Revelations Under the Dome: Don’t Drink the Water

Utilitarianism, Darwinism, Principles of Proportionality. All these concepts have been used, experimented with, and abused at some point in human history. Over time, they have been combined with various doctrine in different religions. The initial discussion here is about the fact that we do use concepts, like those mentioned above, to make the world go ‘round whether it is in the public or private sector, the government or religious systems. It is true, however, that at times we are not consistent with the application of these principles, sometimes we disagree on these principles, and sometimes people take initiative to use these principles in the name of the greater good… without consulting the greater good. **coughREBECCAcough** Ahem…

 

For example, while the principle of proportionality, which in its most basic form states that the violence and force used in a war must be proportionate to the attack that will be suffered, is one of the criteria for Catholic Teaching’s Jus ad bellum, it is not applied in any other area of Catholic Teaching. The principle of proportionality does not only have to be used in time of war or violence, there are other areas where this could be applied. The choice, because it is a choice, to apply this principle in one area of Catholic Teaching, but not other areas has, of course, historical ties. All I think we should take away from this, since I am not at this point writing on Jus ad bellum specifically, is that at different points in history there is a proposed need to use different philosophical, political, and religious methodologies to deal with the problem at hand. While I may, now, disagree with how proportionality is used, I do accept that the concept when applied to a historical war may have been appropriate for that time.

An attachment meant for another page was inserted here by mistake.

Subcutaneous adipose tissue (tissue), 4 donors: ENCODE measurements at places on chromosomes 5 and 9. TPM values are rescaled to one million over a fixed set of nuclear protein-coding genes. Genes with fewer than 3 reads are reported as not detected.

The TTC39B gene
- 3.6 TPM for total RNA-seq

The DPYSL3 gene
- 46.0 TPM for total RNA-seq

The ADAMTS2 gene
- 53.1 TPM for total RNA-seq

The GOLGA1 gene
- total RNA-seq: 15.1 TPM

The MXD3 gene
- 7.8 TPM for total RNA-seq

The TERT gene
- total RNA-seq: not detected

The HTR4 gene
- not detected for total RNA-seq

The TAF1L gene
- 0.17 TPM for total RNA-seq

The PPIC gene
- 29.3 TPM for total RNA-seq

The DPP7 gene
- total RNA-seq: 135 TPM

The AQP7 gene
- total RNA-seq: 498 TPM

Ok, tangent over, let’s look at some of the concepts and principles I brought up.

 

Utilitarianism – Morally right action that produces the greatest good for the greatest amount of people. Example: I hate ricotta cheese, but damn it all, everyone else wants it in the lasagna so we put it in.

 

Darwinism – Loaded term since it has been hijacked many times over. For our purpose let’s call it survival of the fittest. Example – May all the lactose intolerant perish on this ricotta-filled lasagna for their inferior genes.

 

Hedonistic Utilitarianism – Classical Utility meets selfish pleasure (arguably Bentham and Mill were not hedonistic because of a hierarchical view of normative good associated with pleasure) so the greatest amount of pleasure that I can get for me… crossing over into egoism. Example: Screw the ricotta, we’re using mozzarella because I want it.

 

Proportionality – As previously discussed. Example: The ricotta went bad, BUT I should serve it anyway to the ricotta lovers because that cheese is evil and in order to have a purified cheese state they (sadly) need to perish for the greater mozzarella good. (Or something like that.)

 

Got it? Truth here – I really do hate ricotta, and I’m Italian.